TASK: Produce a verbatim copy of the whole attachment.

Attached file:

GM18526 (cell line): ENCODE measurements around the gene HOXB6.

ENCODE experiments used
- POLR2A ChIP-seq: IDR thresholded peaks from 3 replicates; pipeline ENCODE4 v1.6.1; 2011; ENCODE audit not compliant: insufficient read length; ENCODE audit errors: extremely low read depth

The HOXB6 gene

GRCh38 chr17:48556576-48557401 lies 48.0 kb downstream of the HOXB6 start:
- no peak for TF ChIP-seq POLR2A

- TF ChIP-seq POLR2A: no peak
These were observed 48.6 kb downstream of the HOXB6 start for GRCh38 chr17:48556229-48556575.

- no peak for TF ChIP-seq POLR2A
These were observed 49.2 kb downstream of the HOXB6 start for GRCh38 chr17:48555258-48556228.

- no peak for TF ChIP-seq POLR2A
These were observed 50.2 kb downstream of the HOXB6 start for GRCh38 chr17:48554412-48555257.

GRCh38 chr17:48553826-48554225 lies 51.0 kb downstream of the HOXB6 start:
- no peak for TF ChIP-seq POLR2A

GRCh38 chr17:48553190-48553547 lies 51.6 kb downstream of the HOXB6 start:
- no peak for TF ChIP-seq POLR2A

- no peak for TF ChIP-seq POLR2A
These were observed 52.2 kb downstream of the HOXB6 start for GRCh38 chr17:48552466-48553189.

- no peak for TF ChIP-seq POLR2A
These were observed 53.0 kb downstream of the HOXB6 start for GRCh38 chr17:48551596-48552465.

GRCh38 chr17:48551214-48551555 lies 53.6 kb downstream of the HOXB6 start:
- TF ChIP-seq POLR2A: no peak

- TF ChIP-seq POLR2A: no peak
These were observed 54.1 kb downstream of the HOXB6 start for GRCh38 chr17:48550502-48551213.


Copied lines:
GM18526 (cell line): ENCODE measurements around the gene HOXB6.

ENCODE experiments used
- POLR2A ChIP-seq: IDR thresholded peaks from 3 replicates; pipeline ENCODE4 v1.6.1; 2011; ENCODE audit not compliant: insufficient read length; ENCODE audit errors: extremely low read depth

The HOXB6 gene

GRCh38 chr17:48556576-48557401 lies 48.0 kb downstream of the HOXB6 start:
- no peak for TF ChIP-seq POLR2A

- TF ChIP-seq POLR2A: no peak
These were observed 48.6 kb downstream of the HOXB6 start for GRCh38 chr17:48556229-48556575.

- no peak for TF ChIP-seq POLR2A
These were observed 49.2 kb downstream of the HOXB6 start for GRCh38 chr17:48555258-48556228.

- no peak for TF ChIP-seq POLR2A
These were observed 50.2 kb downstream of the HOXB6 start for GRCh38 chr17:48554412-48555257.

GRCh38 chr17:48553826-48554225 lies 51.0 kb downstream of the HOXB6 start:
- no peak for TF ChIP-seq POLR2A

GRCh38 chr17:48553190-48553547 lies 51.6 kb downstream of the HOXB6 start:
- no peak for TF ChIP-seq POLR2A

- no peak for TF ChIP-seq POLR2A
These were observed 52.2 kb downstream of the HOXB6 start for GRCh38 chr17:48552466-48553189.

- no peak for TF ChIP-seq POLR2A
These were observed 53.0 kb downstream of the HOXB6 start for GRCh38 chr17:48551596-48552465.

GRCh38 chr17:48551214-48551555 lies 53.6 kb downstream of the HOXB6 start:
- TF ChIP-seq POLR2A: no peak

- TF ChIP-seq POLR2A: no peak
These were observed 54.1 kb downstream of the HOXB6 start for GRCh38 chr17:48550502-48551213.